I Walked with a Zombie, from producer Val Lewton, reportedly inspired in part by Jane Eyre.

Faust, silent film from F.W. Murnau.

Kwaidan, Japanese ghost story anthology, Oscar-nominated.

Eyes Without a Face, French film originally released in the U.S. in a butchered version as The Horror Chamber of Dr. Faustus.

Train to Busan, non-stop Korean zombie movie.


horror of dracula (terence fisher, 1958)

This one was originally called Dracula, but the title was changed for the U.S. market to avoid confusion with the Bela Lugosi version. (It was also released here on a double feature with The Thing That Couldn't Die.) It was Hammer Films' first of several Dracula movies, and an early example of Hammer Horror, coming a year after The Curse of Frankenstein.

Hammer was a staple of Creature Feature shows when I was growing up. You looked forward to them, because even the worst of them didn't suck the way something like The Corpse Vanishes did. Their Dracula had a lot going for it. Christopher Lee seemed born to play the title role ... eventually he played the Count ten times, seven of those for Hammer. Peter Cushing, another Hammer warhorse, played Van Helsing. The two had also starred in the Frankenstein movie, with Cushing as the Doctor and Lee as the Monster.

Hammer added decent production values to the horror genre, albeit with low budgets. They looked good, especially once we got a color TV. The best ones are the earliest, which were taken seriously both by the filmmakers and critics, at least as far as critics could go with the genre. (Dracula is #896 on the They Shoot Pictures, Don't They list of the top 1000 films of all time.) Eventually, the budgets seemed to be smaller, and a certain camp quality crept in. (I remember watching Dracula Has Risen from the Grave once in a theater where the audience laughed throughout the picture, prompting the man in charge to stop the film and come out to berate the audience.)

Dracula isn't nearly as gory as you might expect. Hammer is known for adding more overt sex to their movies, and while censors in 1958 weren't going to allow much, Lee was clearly a much sexier vampire than Lugosi, and the scenes where he bit buxom women were sexy in ways you didn't see in 1931. There's a story about director Terence Fisher telling one of those actresses, Melissa Stribling, "Just imagine you've had the best sex of your life, all night long!"

The picture is rather slow, to be honest. Lee only appears on the screen for seven minutes. The atmosphere is appropriately unsettling, and Lee and Cushing are great. It's far from the worst Dracula movie you'll ever see. But neither is it a classic.

I'll mention a couple of other Hammer pictures. Quatermass and the Pit (released in the States as Five Million Years to Earth) may be my favorite, and I'm surprised I've never written about it. And there is no better example of how loosening censorship gave Hammer space for more sex than 1970's The Vampire Lovers, which did get a blog post after I bought it on Blu-ray.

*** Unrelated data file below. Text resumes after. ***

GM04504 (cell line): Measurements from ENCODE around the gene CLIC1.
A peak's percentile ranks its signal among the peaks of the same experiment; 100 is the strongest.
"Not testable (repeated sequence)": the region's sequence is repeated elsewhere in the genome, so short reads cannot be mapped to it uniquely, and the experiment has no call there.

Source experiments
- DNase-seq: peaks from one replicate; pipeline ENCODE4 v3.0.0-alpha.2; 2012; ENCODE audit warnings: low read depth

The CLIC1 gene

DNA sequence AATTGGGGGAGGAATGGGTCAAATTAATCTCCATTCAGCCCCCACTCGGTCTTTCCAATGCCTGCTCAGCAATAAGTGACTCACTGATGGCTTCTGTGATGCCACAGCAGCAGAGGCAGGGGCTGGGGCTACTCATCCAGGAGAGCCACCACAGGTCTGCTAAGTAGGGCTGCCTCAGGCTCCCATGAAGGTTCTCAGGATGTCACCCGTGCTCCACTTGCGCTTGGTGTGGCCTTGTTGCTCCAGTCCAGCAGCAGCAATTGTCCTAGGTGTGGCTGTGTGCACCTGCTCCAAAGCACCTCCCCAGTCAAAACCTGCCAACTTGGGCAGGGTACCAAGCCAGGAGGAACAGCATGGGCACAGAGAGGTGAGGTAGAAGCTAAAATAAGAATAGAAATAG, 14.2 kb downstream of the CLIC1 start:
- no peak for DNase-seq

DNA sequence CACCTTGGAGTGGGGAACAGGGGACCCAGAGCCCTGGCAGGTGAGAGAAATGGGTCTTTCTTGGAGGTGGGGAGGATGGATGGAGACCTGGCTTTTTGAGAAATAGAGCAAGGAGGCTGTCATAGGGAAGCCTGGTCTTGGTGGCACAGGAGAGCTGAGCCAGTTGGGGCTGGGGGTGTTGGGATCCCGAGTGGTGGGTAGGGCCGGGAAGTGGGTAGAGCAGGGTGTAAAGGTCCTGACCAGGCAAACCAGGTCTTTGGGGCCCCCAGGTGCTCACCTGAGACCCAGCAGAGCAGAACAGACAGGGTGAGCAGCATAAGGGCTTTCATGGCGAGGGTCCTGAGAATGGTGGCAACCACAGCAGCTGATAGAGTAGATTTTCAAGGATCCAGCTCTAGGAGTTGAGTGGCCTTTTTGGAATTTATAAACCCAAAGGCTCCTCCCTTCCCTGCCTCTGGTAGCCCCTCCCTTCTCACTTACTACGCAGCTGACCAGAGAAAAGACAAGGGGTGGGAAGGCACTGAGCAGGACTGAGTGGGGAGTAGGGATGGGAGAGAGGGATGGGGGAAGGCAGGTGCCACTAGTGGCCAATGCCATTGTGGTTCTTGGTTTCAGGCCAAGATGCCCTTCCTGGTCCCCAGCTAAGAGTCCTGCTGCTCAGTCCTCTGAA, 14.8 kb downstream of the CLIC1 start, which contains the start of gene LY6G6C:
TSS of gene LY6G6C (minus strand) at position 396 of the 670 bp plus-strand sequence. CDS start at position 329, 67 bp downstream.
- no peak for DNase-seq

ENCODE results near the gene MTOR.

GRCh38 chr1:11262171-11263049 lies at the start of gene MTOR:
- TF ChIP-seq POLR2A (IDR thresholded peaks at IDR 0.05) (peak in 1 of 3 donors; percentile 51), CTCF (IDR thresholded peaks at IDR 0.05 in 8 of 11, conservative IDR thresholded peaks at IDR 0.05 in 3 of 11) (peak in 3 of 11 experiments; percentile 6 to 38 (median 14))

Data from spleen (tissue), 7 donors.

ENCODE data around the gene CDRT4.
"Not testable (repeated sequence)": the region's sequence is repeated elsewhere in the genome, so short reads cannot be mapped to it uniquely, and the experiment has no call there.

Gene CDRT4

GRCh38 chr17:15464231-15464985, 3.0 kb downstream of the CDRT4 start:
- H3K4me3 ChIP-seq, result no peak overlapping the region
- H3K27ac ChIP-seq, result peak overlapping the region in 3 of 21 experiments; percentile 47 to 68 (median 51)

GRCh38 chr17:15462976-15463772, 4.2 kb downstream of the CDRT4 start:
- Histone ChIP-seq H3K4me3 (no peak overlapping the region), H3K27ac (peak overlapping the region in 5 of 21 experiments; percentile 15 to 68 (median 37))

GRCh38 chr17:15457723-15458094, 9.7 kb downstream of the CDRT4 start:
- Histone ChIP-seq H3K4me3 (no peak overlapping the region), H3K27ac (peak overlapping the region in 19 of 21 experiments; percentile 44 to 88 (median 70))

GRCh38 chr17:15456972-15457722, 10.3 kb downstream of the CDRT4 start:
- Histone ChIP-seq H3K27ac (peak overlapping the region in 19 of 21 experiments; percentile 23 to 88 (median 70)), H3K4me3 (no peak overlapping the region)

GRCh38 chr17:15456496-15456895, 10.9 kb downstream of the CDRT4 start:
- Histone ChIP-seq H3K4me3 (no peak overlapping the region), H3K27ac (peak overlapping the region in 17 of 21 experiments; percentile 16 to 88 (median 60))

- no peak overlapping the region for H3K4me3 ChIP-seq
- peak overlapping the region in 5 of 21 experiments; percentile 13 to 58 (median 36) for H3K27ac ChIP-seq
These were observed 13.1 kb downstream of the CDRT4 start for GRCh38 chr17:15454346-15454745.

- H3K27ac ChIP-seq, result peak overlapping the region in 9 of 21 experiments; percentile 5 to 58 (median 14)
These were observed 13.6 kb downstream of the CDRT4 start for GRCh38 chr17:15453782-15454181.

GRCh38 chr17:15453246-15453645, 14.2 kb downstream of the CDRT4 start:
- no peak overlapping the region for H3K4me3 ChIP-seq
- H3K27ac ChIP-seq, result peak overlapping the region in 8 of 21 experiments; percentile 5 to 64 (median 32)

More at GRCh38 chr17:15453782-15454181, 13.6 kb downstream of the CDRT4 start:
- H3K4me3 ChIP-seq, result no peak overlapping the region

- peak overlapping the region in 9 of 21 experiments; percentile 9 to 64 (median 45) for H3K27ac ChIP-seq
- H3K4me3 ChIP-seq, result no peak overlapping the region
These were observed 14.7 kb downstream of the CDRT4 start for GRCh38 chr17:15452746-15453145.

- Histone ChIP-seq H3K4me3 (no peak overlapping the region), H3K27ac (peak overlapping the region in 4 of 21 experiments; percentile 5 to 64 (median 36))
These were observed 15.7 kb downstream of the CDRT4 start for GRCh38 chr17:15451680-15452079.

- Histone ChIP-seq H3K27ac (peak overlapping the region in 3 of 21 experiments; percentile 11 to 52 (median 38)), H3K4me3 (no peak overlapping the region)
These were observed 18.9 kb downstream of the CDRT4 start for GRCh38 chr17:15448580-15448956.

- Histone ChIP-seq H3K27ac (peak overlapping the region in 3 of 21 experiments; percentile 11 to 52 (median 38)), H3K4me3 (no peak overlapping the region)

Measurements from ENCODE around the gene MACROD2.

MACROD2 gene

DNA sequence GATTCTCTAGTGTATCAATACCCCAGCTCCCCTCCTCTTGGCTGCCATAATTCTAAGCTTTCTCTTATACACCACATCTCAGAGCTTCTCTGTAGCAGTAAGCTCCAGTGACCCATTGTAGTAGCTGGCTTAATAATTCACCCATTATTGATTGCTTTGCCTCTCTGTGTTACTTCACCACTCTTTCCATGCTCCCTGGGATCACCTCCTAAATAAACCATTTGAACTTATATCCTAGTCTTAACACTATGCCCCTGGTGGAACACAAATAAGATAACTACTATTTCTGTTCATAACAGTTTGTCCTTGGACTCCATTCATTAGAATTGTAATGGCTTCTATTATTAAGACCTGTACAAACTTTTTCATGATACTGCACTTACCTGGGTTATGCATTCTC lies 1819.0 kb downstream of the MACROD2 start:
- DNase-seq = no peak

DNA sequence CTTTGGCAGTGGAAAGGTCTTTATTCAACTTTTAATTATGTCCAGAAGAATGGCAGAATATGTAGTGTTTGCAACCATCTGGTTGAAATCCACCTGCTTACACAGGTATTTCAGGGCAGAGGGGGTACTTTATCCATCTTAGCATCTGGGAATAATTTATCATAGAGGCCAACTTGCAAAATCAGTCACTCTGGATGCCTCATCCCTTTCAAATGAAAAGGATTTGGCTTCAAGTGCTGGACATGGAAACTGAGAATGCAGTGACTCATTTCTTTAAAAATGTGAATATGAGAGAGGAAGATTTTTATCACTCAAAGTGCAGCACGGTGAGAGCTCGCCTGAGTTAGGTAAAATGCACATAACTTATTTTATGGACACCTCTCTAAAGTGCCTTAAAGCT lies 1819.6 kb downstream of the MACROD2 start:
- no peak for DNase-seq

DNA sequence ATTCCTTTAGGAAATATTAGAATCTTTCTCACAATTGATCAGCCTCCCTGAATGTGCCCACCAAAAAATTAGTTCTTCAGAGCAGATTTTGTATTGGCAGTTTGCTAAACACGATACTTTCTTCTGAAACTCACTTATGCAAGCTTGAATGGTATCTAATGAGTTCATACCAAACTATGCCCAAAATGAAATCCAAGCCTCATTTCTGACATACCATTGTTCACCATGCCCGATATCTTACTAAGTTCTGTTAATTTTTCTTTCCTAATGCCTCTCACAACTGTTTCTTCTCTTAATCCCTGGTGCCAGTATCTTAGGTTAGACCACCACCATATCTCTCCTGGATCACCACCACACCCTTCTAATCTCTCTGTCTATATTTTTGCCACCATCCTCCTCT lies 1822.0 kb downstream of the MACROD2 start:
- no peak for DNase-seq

A scene from Dracula:

And, for comparison, a chunk of the middle of The Vampire Lovers:


two by request

Hereditary (Ari Aster, 2018). Another entry in the "Movie That Is Praised for What It Isn't" category. Hereditary is getting great reviews, and a common thread is that it's not like Saw and its ilk. Richard Roeper: "'Hereditary' is one of those rare and treasured horror films that does not rely on 'Gotcha!' music stings, or rhythmic knocks on the door in the dead of night, or the cat jumping into frame during a tense moment." Justin Chang: "There are none of the gratuitous jump scares or pointless fakeouts that have reduced mainstream horror cinema to so much self-defeating gimmickry." Hereditary is more than just the absence of gratuitous gotchas, and there is a long, fine tradition of horror movies that affect us more by their emotional creepiness than by the standard tricks of the trade. Aster wants to be in their company, but Hereditary isn't up to the likes of Don't Look Now or Rosemary's Baby. Still, I admire his intentions, and I prefer to say the movie is reminiscent of Don't Look Now than to say the movie isn't Saw. There is much to admire in Hereditary, and Toni Collette's performance is impossible to ignore ... some people will think she's over the top, but no more than Jack Nicholson in The Shining. I was reminded of Drag Me to Hell, or rather, I wished I was watching Drag Me to Hell. That movie has fun with the common tropes. There is nothing fun about Hereditary. A better comparison would be The Babadook, and if you get one thing from this review, it should be that you need to watch The Babadook if you haven't already. Hereditary turns grief and family life into a horror show, and that's a pretty good trick. But if you go in expecting Drag Me to Hell, you'll be disappointed.